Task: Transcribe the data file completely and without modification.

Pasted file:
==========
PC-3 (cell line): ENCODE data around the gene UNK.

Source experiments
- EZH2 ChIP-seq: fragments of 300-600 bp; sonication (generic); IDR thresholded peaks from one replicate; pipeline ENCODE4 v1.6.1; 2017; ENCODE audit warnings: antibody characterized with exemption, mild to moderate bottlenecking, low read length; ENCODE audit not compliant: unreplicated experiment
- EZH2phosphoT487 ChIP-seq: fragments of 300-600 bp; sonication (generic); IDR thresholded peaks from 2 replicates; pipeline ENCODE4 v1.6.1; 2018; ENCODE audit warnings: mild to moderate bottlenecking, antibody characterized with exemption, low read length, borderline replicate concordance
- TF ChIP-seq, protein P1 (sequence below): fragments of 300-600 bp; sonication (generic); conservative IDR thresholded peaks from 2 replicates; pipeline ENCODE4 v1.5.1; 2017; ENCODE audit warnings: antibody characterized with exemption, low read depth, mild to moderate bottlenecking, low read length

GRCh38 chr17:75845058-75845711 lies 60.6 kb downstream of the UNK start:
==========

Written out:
PC-3 (cell line): ENCODE data around the gene UNK.

Source experiments
- EZH2 ChIP-seq: fragments of 300-600 bp; sonication (generic); IDR thresholded peaks from one replicate; pipeline ENCODE4 v1.6.1; 2017; ENCODE audit warnings: antibody characterized with exemption, mild to moderate bottlenecking, low read length; ENCODE audit not compliant: unreplicated experiment
- EZH2phosphoT487 ChIP-seq: fragments of 300-600 bp; sonication (generic); IDR thresholded peaks from 2 replicates; pipeline ENCODE4 v1.6.1; 2018; ENCODE audit warnings: mild to moderate bottlenecking, antibody characterized with exemption, low read length, borderline replicate concordance
- TF ChIP-seq, protein P1 (sequence below): fragments of 300-600 bp; sonication (generic); conservative IDR thresholded peaks from 2 replicates; pipeline ENCODE4 v1.5.1; 2017; ENCODE audit warnings: antibody characterized with exemption, low read depth, mild to moderate bottlenecking, low read length

GRCh38 chr17:75845058-75845711 lies 60.6 kb downstream of the UNK start: